Jesus call us to faith in Him.
….pause for reflection
Lord, we believe,
help us in our unbelief.

The Song of Christ’s Glory (or some other canticle can be chosen)
Though in the form of God,
Christ did not regard equality with God
as something to be held.
He emptied himself,
taking on the form of a slave.
Jesus was born in human likeness;
and found in human form.
He humbled himself
and was obedient into death—
even death on a cross.
Therefore God highly exalted him
giving him the name above every name.
So at the name of Jesus
every knee should bow,
in heaven and on earth and under the earth,
and every tongue confess
that Jesus Christ is Lord,
to the glory of God the Father.

[From Philippians 2]

We will give God thanks:
You are our help and our God.
You are gracious and compassionate, slow to anger and abounding in steadfast faithful love. You seek us out in the darkness of our sin, and exchange beauty of reconciliation for the ashes of our rebellion.
…other appreciations of God may be added.
Our God in heaven, father and mother to us;
Hallowed be your name.

We have been led into deserts of dried-up meaning and conflicting desires. We petition for those who hunger and thirst for righteousness, that they may be filled
God fulfil your purpose for us:
Send from heaven and save us.
We find ourselves in a world of precarity and danger, we cry out for the vulnerable and marginalised that they may find respite and dignity.
God fulfil your purpose for us:
Send from heaven and save us.
In a world replete with prideful powers and vaunting ambition, we remember before God those who make decisions affecting the lives of others that they may grow in wisdom and compassion.
God fulfil your purpose for us:
Send from heaven and save us.
In a world needing the ministry of angels in many guises, some unawares, we lay out the needs and concerns known to us.
Further concerns may be voiced here.
God fulfil your purpose for us:
Send from heaven and save us.
In a world where there is bread enough for all, we bring before you those who do not have and pray for the will and means of supply, globally and locally
God fulfil your purpose for us:
Send from heaven and save us.

Seeking first your kingdom & righteousness may all things needful be added to us.
Prayers for needs may be voiced….
You open your hand
and satisfy the desires of every living thing.
We recognise ourselves in the fractured and frail failures of the stories of God’s people. and we pause to reorient ourselves towards love of God and neighbour.
Love is patient; love is kind; love is not envious or boastful or arrogant or rude.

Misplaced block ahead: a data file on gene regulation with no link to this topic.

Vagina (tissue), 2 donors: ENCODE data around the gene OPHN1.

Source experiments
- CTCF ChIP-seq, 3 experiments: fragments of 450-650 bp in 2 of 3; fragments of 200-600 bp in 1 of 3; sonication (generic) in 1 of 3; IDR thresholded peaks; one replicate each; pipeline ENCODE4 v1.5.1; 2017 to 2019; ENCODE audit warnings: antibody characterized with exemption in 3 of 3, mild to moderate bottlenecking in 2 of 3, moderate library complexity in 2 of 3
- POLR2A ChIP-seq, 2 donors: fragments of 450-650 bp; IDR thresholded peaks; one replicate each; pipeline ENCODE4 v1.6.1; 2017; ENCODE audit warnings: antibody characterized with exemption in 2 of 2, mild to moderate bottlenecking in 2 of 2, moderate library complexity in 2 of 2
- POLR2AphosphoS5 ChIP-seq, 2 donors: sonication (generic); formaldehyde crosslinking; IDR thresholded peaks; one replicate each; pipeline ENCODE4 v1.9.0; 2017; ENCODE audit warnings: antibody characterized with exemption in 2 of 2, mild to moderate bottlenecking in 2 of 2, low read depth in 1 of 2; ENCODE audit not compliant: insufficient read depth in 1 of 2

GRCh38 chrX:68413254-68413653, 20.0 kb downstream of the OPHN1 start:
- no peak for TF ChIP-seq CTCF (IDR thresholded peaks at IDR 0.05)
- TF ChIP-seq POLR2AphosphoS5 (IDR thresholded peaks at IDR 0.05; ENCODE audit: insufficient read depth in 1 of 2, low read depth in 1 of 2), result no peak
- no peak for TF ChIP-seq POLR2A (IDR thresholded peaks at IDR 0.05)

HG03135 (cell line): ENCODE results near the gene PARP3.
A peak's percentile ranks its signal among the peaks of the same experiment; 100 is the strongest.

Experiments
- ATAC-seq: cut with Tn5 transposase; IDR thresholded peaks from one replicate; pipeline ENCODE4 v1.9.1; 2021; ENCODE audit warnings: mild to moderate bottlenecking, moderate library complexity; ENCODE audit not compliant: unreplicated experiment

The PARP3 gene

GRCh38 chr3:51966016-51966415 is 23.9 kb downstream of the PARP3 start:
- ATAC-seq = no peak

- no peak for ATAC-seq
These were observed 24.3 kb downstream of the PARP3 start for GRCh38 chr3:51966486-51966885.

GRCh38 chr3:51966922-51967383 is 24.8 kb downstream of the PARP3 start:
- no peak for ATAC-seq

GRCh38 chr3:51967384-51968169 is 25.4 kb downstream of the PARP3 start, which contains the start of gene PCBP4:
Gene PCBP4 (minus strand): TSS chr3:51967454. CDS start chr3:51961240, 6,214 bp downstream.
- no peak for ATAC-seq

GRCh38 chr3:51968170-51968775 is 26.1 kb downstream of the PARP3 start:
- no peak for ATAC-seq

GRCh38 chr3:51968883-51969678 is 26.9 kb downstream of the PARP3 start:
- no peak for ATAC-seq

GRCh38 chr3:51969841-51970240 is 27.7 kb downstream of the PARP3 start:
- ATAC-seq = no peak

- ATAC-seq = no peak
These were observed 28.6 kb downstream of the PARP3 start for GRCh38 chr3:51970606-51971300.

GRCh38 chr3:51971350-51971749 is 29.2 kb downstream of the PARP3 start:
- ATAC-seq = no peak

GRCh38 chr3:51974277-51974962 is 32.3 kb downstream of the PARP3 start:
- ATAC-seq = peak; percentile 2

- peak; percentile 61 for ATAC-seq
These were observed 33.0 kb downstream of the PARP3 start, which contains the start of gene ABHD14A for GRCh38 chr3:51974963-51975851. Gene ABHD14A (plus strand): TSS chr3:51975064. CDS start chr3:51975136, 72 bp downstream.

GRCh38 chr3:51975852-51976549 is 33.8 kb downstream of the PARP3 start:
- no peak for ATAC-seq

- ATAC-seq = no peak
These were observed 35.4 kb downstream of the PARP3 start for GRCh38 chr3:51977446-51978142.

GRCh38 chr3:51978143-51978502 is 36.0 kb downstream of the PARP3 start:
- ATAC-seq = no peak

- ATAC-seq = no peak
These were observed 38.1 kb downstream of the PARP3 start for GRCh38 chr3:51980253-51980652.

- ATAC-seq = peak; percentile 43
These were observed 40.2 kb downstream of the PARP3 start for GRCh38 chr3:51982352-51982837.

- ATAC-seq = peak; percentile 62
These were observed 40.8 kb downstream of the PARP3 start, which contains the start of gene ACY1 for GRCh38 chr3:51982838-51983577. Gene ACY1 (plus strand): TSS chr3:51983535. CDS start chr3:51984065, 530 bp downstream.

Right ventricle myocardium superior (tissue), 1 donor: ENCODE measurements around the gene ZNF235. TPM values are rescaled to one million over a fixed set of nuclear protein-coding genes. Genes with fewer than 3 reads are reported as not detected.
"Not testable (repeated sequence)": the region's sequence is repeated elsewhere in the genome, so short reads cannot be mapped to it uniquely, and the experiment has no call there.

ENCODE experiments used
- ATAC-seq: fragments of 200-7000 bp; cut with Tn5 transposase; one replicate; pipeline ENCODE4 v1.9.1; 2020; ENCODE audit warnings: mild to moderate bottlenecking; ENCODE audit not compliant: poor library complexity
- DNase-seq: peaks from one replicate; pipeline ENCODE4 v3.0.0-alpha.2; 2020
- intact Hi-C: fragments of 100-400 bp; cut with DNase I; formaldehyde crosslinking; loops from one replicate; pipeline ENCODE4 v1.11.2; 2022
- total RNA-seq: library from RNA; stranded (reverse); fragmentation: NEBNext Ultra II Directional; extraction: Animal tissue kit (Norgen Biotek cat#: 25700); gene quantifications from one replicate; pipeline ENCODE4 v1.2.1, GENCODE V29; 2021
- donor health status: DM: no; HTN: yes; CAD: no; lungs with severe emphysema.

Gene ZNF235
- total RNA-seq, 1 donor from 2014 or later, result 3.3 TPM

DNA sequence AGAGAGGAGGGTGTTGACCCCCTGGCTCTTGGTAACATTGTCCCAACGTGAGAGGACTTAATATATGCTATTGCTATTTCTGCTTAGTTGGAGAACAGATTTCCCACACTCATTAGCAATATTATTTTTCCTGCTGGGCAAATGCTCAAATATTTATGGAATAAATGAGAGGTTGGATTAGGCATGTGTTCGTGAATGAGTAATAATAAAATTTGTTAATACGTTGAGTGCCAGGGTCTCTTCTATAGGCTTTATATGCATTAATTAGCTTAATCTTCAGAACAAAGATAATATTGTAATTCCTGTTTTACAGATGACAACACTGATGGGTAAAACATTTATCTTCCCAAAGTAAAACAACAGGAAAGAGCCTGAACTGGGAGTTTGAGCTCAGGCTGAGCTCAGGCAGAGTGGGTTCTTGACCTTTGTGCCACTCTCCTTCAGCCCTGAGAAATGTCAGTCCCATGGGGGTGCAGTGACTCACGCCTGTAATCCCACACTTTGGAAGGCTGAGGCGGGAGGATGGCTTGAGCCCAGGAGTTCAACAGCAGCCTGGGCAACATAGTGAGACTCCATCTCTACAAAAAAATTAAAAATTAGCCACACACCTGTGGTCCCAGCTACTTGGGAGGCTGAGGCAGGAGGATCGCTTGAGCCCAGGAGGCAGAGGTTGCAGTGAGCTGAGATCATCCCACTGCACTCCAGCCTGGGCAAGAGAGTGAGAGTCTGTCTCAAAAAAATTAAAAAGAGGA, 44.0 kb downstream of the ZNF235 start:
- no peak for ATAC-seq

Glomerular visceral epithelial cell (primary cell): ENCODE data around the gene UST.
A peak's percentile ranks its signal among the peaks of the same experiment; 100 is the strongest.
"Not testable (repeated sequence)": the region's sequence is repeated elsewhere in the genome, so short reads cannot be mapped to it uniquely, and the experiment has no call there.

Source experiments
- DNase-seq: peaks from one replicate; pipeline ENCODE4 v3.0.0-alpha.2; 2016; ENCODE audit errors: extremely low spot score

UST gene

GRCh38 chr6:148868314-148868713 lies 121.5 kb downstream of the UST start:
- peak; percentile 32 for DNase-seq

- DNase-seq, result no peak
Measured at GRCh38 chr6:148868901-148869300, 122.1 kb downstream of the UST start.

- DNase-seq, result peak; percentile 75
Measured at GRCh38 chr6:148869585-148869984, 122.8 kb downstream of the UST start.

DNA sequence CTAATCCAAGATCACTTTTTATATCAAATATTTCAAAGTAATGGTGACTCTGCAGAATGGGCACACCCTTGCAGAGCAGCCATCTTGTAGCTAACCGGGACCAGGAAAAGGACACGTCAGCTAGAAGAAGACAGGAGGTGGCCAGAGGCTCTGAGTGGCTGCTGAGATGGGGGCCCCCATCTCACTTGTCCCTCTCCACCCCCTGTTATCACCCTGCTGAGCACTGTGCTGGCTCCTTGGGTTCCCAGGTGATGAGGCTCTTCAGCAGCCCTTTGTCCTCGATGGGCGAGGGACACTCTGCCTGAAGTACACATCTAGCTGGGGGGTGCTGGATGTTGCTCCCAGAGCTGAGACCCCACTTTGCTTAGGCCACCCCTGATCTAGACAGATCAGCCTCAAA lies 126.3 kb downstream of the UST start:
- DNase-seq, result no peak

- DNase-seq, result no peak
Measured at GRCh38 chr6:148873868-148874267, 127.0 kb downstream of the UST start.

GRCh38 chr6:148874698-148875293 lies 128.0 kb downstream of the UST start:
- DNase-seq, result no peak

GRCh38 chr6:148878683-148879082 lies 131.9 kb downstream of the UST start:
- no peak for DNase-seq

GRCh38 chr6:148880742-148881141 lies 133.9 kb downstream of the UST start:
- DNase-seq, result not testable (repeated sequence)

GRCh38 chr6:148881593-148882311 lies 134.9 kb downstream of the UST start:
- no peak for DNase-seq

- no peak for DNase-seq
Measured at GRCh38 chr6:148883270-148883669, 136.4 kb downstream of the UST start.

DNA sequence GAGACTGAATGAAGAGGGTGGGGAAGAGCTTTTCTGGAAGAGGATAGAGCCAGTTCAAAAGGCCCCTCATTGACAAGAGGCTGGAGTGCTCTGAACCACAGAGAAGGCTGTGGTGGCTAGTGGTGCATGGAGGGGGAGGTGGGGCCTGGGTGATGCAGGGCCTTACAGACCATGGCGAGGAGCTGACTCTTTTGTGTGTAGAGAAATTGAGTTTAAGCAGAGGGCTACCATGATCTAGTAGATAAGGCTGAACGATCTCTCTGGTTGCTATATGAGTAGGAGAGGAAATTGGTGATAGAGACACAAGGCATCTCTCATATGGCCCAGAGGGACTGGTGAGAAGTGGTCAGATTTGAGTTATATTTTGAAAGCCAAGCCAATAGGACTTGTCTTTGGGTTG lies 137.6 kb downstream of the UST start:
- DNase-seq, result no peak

Our love has been as the morning mist, as the dew that goes early away.
God be gracious;
Lord, have mercy
Love does not insist on its own way; it is not irritable or resentful; Love does not rejoice in wrongdoing, but rejoices in the truth
Our love has been as the morning mist, as the dew that goes early away.
God be gracious;
Lord, have mercy
Love bears all things, believes all things, hopes all things, endures all things.
Our love has been as the morning mist, as the dew that goes early away.
God be gracious;
Lord, have mercy.
[Cf. 1 Cor 13:4-7; Hosea 13:3)
O Soul be joyful; our merciful God stretches out a loving hand to you.

Make us instruments of your peace:
and let your glory be over all the earth.
…pause to reflect on the coming day…
Tempted to breaden stones:
May your Word give us life.
Tested by intimations of invincibility:
Make us wise in your ways.
Trialled by the seductions of power:
Keep us true to you.

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There is a commentary on this order and its contents.

Principles and guidelines

There are two or three guiding principles for constructing these offices. One has been to make use of the prayer that Jesus gave to his first disciples in response to the request ‘Teach us to pray’. We now usually call that prayer “The Lord’s Prayer” though it has also been known as the “Our Father” (or the Latin “Paternoster”). There are slightly different versions of it in the Gospel of Matthew and the Gospel of Luke. Putting these together to compare them, we find that there are five topics or movements of prayer covered. Given that there is some variation it is reasonable to suppose that the point is not the exact words but the kinds of things we are being asked to make part of our regular praying.